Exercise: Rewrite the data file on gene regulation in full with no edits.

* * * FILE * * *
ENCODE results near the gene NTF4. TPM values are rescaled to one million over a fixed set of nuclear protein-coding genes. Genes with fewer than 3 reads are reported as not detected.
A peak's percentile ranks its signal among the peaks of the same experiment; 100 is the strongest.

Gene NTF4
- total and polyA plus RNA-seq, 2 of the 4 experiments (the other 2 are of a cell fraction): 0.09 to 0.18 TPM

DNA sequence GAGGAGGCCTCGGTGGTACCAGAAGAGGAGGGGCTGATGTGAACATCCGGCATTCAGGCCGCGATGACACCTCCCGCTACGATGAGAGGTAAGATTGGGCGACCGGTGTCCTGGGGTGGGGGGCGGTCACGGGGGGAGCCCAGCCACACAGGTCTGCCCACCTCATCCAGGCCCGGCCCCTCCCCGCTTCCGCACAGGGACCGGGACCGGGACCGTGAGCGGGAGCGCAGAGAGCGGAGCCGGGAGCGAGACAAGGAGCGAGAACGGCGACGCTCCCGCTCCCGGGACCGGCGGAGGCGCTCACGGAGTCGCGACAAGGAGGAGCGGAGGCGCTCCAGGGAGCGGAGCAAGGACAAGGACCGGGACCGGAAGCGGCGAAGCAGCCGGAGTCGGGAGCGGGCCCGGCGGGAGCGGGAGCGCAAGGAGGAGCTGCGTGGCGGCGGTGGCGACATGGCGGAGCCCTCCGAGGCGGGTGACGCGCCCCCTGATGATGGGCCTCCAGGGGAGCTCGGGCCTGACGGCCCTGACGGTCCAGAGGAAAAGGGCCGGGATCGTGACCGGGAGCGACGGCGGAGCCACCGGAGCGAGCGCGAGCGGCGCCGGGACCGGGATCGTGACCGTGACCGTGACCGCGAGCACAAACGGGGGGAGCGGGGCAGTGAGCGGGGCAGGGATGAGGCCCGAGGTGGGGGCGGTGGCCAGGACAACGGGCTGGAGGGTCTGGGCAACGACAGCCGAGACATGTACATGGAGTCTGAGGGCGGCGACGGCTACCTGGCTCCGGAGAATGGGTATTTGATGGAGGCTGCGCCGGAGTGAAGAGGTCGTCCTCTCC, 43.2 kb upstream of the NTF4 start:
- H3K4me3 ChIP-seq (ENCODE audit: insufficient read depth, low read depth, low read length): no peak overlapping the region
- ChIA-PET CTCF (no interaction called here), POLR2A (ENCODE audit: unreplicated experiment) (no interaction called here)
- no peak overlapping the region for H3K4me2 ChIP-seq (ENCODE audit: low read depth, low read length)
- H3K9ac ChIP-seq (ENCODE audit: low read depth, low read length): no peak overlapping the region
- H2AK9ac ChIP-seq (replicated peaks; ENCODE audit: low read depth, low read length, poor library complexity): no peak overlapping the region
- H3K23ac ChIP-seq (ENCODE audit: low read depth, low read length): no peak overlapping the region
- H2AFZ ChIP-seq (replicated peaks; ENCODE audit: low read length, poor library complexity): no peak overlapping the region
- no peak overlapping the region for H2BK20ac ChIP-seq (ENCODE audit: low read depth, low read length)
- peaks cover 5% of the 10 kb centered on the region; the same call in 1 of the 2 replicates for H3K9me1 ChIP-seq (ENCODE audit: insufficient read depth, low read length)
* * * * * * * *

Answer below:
ENCODE results near the gene NTF4. TPM values are rescaled to one million over a fixed set of nuclear protein-coding genes. Genes with fewer than 3 reads are reported as not detected.
A peak's percentile ranks its signal among the peaks of the same experiment; 100 is the strongest.

Gene NTF4
- total and polyA plus RNA-seq, 2 of the 4 experiments (the other 2 are of a cell fraction): 0.09 to 0.18 TPM

DNA sequence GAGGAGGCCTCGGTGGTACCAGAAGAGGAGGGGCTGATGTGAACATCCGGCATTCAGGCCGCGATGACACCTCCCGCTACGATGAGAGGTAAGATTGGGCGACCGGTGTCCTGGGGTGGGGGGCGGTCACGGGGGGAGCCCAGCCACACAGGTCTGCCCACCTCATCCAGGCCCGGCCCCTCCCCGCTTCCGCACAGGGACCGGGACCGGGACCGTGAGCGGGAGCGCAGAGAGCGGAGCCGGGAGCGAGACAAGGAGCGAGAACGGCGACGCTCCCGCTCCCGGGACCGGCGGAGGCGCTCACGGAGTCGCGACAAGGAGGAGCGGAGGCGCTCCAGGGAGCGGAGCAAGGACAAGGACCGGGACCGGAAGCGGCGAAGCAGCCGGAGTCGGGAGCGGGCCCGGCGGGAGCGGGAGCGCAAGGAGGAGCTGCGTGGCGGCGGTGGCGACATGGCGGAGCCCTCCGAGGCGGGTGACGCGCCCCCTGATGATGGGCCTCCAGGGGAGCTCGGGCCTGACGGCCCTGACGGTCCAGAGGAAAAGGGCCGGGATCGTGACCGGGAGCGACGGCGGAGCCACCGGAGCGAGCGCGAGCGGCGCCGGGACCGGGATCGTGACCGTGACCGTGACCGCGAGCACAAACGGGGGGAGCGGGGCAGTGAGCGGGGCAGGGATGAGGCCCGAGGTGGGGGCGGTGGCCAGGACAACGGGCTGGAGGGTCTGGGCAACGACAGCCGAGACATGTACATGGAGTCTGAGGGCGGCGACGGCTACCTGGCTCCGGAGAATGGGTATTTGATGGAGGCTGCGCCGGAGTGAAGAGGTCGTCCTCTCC, 43.2 kb upstream of the NTF4 start:
- H3K4me3 ChIP-seq (ENCODE audit: insufficient read depth, low read depth, low read length): no peak overlapping the region
- ChIA-PET CTCF (no interaction called here), POLR2A (ENCODE audit: unreplicated experiment) (no interaction called here)
- no peak overlapping the region for H3K4me2 ChIP-seq (ENCODE audit: low read depth, low read length)
- H3K9ac ChIP-seq (ENCODE audit: low read depth, low read length): no peak overlapping the region
- H2AK9ac ChIP-seq (replicated peaks; ENCODE audit: low read depth, low read length, poor library complexity): no peak overlapping the region
- H3K23ac ChIP-seq (ENCODE audit: low read depth, low read length): no peak overlapping the region
- H2AFZ ChIP-seq (replicated peaks; ENCODE audit: low read length, poor library complexity): no peak overlapping the region
- no peak overlapping the region for H2BK20ac ChIP-seq (ENCODE audit: low read depth, low read length)
- peaks cover 5% of the 10 kb centered on the region; the same call in 1 of the 2 replicates for H3K9me1 ChIP-seq (ENCODE audit: insufficient read depth, low read length)